The London Court of International Arbitration (LCIA), one of the
world’s leading international arbitration institutions,
recently adopted a new set of arbitration rules, which will come
into force on October 1, 2014. The new rules revise and update the
previous version of the LCIA Arbitration Rules which have been in
effect since 1998, and are intended to better align the rules with
modern arbitral practice, and to promote a speedy, efficient, and
fair arbitral process.
Although the previous version of the LCIA Arbitration Rules was
popular, the practice of international arbitration has evolved
since it came into force. International commercial disputes have
become substantially more complex, and a view developed that the
LCIA Arbitration Rules needed to be modernized. This perception
became all the more pronounced when other well-known sets of
arbitration rules were revised in recent years, including the
UNCITRAL Arbitration Rules in 2010 and the ICC Arbitration Rules in
2012, among others.
Some of the more significant changes to the LCIA Arbitration
New Rules for a More Efficient and Speedy
Arbitration: A substantial number of new provisions have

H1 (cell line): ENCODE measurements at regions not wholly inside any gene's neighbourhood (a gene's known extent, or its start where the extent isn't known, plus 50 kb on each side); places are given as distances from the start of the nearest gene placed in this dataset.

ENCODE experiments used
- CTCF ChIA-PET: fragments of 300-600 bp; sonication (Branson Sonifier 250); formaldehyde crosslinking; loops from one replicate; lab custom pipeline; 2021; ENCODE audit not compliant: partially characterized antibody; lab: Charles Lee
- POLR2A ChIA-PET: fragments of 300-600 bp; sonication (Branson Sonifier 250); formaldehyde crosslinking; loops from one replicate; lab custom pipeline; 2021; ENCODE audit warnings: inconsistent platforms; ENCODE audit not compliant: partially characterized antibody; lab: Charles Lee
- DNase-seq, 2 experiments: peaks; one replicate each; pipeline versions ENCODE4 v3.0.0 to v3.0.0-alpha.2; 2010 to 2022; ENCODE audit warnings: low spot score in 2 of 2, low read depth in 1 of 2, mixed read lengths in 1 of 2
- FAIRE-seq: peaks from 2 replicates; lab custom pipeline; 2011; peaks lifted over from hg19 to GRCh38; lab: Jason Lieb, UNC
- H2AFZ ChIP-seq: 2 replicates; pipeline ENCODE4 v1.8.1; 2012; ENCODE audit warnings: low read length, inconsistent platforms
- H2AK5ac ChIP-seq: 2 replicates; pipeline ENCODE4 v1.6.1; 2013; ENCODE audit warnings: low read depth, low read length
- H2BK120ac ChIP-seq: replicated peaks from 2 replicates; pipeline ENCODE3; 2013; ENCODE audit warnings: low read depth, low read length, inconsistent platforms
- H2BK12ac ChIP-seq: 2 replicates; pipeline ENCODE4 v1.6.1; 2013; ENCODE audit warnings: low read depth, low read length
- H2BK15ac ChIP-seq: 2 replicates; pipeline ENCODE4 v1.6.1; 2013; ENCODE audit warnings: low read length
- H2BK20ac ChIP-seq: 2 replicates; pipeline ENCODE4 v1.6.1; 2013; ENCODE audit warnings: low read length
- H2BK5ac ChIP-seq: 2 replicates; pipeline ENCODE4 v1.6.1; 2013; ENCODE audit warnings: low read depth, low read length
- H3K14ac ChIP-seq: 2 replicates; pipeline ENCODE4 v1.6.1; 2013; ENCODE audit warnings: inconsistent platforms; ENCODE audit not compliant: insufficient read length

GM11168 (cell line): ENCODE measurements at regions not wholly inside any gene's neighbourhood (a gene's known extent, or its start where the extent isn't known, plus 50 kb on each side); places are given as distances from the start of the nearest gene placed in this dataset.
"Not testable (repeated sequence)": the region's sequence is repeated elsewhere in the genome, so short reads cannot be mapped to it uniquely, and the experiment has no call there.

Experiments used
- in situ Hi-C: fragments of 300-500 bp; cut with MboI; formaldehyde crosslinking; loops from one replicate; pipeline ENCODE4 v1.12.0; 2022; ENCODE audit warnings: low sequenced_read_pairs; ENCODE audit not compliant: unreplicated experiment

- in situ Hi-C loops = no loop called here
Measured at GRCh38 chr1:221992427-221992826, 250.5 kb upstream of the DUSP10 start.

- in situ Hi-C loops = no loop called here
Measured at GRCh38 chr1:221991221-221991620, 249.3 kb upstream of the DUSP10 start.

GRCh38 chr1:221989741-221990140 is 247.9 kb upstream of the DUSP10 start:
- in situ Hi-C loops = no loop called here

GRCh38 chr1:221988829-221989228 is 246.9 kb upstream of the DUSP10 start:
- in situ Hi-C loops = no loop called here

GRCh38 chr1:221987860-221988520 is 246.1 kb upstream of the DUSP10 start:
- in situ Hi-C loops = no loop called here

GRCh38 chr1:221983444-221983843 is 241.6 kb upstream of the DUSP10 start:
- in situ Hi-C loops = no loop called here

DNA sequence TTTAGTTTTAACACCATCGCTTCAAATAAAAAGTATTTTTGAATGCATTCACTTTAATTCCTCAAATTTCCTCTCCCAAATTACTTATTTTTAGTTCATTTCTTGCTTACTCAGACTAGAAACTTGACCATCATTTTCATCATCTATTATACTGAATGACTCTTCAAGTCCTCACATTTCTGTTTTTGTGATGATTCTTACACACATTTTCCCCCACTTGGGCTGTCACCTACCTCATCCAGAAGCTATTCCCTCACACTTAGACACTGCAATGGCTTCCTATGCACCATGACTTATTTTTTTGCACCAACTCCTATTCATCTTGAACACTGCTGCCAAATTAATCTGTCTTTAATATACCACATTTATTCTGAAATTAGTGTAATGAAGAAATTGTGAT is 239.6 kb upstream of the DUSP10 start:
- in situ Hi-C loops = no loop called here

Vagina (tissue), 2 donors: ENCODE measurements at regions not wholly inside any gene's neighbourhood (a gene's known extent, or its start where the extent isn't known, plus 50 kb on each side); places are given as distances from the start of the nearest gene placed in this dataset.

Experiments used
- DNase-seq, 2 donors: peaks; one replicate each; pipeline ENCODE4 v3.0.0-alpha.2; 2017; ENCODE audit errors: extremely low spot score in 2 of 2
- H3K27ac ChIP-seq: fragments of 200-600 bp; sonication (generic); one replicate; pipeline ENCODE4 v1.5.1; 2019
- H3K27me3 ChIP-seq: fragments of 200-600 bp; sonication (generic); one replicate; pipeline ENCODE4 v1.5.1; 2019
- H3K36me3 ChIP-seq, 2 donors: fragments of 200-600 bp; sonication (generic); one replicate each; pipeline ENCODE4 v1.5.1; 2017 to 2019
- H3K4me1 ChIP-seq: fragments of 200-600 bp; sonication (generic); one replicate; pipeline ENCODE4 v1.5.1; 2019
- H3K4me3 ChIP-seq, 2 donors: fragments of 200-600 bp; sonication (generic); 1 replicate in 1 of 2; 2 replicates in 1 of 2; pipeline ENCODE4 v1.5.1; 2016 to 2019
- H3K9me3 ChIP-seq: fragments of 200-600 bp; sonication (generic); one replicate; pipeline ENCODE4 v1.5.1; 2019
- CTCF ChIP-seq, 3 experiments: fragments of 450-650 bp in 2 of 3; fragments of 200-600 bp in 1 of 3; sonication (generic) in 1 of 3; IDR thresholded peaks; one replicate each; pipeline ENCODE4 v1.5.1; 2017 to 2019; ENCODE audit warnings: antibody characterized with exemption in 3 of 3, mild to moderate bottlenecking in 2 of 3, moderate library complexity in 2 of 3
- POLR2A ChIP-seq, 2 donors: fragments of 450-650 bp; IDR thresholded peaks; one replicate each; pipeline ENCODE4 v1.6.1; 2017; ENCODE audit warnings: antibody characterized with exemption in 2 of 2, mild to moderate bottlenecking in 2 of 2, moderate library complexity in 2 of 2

been inserted into the LCIA Arbitration Rules to pressure and
incentivize arbitrators, the parties, and their legal
representatives to conclude arbitrations as efficiently and swiftly
as possible. A number of new procedural rules have also been put
into place to speed-up arbitration proceedings.
New “Emergency Arbitrator”
Process: A new procedure has been introduced into the LCIA
Arbitration Rules to allow parties to a dispute to apply to the
LCIA for the appointment of an “emergency arbitrator”
prior to the constitution of a tribunal to conduct emergency
proceedings. This enables a party to obtain urgent interim relief
(such as the preservation of an asset) prior to the constitution of
a full tribunal without having to resort to local courts.
New Code of Conduct for Legal Counsel in LCIA
Proceedings: The new LCIA Arbitration Rules have attempted
to resolve an ongoing debate among arbitration practitioners
regarding whether a professional code of conduct should be
developed for lawyers practicing international arbitration. The new
rules introduce “General Guidelines for the Parties’
Legal Representatives” which attempt to set out ethical
guidelines for legal representatives involved in LCIA arbitrations,
and LCIA tribunals are now empowered to enforce those guidelines
and sanction lawyers directly in the event they fail to follow
New Rules Facilitating Consolidation of Multiple
Arbitrations: The 1998 version of the LCIA Arbitration
Rules was silent on whether multiple arbitrations could be
consolidated. The new rules include detailed provisions allowing
for the consolidation of arbitrations where (i) all the parties to
the arbitrations have agreed to consolidation, and (ii) multiple
arbitrations have been commenced under the same agreement or under
compatible agreements between the same parties.
As the new rules come into force, it will be interesting to see
whether and to what extent LCIA arbitrations improve and
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